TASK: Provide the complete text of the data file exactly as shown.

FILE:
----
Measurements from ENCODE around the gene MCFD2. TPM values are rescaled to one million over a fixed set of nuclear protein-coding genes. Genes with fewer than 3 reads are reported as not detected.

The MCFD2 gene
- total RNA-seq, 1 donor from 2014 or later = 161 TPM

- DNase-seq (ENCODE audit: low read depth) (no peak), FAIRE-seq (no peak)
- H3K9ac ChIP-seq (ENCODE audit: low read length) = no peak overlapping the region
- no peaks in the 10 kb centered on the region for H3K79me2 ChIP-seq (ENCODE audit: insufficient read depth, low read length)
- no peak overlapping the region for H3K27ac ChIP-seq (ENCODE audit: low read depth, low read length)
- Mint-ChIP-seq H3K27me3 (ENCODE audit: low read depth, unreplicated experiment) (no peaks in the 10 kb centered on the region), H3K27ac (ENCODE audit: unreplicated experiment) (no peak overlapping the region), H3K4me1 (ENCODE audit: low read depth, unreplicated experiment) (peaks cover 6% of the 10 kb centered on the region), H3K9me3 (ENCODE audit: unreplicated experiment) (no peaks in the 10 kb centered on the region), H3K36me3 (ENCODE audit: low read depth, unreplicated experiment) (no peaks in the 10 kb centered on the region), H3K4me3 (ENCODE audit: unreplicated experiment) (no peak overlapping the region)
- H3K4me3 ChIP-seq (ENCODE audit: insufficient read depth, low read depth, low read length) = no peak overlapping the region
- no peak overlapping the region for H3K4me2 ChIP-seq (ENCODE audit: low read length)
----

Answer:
Measurements from ENCODE around the gene MCFD2. TPM values are rescaled to one million over a fixed set of nuclear protein-coding genes. Genes with fewer than 3 reads are reported as not detected.

The MCFD2 gene
- total RNA-seq, 1 donor from 2014 or later = 161 TPM

- DNase-seq (ENCODE audit: low read depth) (no peak), FAIRE-seq (no peak)
- H3K9ac ChIP-seq (ENCODE audit: low read length) = no peak overlapping the region
- no peaks in the 10 kb centered on the region for H3K79me2 ChIP-seq (ENCODE audit: insufficient read depth, low read length)
- no peak overlapping the region for H3K27ac ChIP-seq (ENCODE audit: low read depth, low read length)
- Mint-ChIP-seq H3K27me3 (ENCODE audit: low read depth, unreplicated experiment) (no peaks in the 10 kb centered on the region), H3K27ac (ENCODE audit: unreplicated experiment) (no peak overlapping the region), H3K4me1 (ENCODE audit: low read depth, unreplicated experiment) (peaks cover 6% of the 10 kb centered on the region), H3K9me3 (ENCODE audit: unreplicated experiment) (no peaks in the 10 kb centered on the region), H3K36me3 (ENCODE audit: low read depth, unreplicated experiment) (no peaks in the 10 kb centered on the region), H3K4me3 (ENCODE audit: unreplicated experiment) (no peak overlapping the region)
- H3K4me3 ChIP-seq (ENCODE audit: insufficient read depth, low read depth, low read length) = no peak overlapping the region
- no peak overlapping the region for H3K4me2 ChIP-seq (ENCODE audit: low read length)